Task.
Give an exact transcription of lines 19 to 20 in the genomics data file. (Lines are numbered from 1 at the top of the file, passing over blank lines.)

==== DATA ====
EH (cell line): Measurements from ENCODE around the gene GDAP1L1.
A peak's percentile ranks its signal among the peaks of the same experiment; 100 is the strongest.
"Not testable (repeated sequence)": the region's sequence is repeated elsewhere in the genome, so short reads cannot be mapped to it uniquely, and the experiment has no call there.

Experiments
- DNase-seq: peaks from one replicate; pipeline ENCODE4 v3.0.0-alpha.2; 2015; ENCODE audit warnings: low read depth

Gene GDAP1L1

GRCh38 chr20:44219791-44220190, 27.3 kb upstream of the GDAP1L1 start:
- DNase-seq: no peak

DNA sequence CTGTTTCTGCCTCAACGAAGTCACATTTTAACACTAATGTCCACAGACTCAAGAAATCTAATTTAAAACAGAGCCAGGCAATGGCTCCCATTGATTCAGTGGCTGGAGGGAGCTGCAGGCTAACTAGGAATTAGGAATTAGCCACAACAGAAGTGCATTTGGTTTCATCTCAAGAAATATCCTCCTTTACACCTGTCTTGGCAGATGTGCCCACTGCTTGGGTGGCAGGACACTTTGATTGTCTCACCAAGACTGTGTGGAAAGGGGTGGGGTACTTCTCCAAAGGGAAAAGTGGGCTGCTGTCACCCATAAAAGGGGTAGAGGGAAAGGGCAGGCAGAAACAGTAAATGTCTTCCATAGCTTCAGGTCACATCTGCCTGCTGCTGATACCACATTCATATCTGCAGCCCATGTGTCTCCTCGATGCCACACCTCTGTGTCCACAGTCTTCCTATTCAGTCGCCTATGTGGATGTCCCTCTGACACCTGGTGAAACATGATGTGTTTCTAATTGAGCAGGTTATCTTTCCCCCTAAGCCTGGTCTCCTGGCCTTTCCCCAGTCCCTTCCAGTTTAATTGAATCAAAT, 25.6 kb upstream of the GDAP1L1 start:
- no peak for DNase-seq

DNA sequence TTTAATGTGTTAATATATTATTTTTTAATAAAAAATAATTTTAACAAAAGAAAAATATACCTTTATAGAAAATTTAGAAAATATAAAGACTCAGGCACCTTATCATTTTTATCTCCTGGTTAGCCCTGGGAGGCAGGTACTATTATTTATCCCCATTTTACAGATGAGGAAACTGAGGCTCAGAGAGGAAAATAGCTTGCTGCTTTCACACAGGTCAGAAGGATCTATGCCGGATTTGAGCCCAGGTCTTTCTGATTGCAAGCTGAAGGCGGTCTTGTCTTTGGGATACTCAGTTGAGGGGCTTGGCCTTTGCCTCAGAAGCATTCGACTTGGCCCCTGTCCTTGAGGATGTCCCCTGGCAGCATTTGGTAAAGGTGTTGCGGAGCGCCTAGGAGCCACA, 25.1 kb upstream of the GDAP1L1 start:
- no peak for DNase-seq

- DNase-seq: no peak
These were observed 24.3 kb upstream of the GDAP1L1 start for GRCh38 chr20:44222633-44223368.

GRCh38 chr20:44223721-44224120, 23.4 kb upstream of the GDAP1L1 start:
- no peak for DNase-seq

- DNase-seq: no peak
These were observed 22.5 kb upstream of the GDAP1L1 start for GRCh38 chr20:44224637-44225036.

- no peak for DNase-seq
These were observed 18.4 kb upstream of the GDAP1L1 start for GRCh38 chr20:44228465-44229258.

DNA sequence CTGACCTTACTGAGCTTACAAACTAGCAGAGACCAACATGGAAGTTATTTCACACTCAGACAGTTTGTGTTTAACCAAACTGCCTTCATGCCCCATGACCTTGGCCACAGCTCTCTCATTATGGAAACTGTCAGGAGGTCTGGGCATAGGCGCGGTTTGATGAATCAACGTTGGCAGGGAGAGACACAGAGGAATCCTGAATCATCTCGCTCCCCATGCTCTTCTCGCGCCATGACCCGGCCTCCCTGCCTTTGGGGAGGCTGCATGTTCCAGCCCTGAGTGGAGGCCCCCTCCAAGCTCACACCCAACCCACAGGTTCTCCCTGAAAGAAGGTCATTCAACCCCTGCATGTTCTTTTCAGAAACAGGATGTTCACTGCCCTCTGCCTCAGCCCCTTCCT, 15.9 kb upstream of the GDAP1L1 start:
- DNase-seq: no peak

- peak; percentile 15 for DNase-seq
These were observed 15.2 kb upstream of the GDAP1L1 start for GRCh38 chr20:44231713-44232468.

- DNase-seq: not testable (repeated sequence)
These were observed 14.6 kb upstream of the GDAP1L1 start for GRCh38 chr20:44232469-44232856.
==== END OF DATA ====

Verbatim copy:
- no peak for DNase-seq
These were observed 18.4 kb upstream of the GDAP1L1 start for GRCh38 chr20:44228465-44229258.